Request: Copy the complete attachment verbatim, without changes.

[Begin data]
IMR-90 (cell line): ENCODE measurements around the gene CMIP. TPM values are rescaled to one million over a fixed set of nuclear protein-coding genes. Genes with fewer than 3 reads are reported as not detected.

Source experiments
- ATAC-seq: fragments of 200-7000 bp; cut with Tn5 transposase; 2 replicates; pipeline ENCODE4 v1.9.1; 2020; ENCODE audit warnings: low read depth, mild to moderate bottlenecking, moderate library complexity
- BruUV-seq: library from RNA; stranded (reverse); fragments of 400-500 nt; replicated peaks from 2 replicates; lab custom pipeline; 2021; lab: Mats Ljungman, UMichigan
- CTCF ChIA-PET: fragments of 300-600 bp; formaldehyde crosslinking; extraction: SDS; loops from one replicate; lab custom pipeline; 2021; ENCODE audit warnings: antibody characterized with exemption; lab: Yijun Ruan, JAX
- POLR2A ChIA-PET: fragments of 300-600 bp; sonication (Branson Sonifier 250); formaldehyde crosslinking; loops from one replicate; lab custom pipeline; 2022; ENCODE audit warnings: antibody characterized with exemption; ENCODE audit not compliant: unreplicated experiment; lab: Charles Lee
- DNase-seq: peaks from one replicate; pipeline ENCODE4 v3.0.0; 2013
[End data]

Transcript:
IMR-90 (cell line): ENCODE measurements around the gene CMIP. TPM values are rescaled to one million over a fixed set of nuclear protein-coding genes. Genes with fewer than 3 reads are reported as not detected.

Source experiments
- ATAC-seq: fragments of 200-7000 bp; cut with Tn5 transposase; 2 replicates; pipeline ENCODE4 v1.9.1; 2020; ENCODE audit warnings: low read depth, mild to moderate bottlenecking, moderate library complexity
- BruUV-seq: library from RNA; stranded (reverse); fragments of 400-500 nt; replicated peaks from 2 replicates; lab custom pipeline; 2021; lab: Mats Ljungman, UMichigan
- CTCF ChIA-PET: fragments of 300-600 bp; formaldehyde crosslinking; extraction: SDS; loops from one replicate; lab custom pipeline; 2021; ENCODE audit warnings: antibody characterized with exemption; lab: Yijun Ruan, JAX
- POLR2A ChIA-PET: fragments of 300-600 bp; sonication (Branson Sonifier 250); formaldehyde crosslinking; loops from one replicate; lab custom pipeline; 2022; ENCODE audit warnings: antibody characterized with exemption; ENCODE audit not compliant: unreplicated experiment; lab: Charles Lee
- DNase-seq: peaks from one replicate; pipeline ENCODE4 v3.0.0; 2013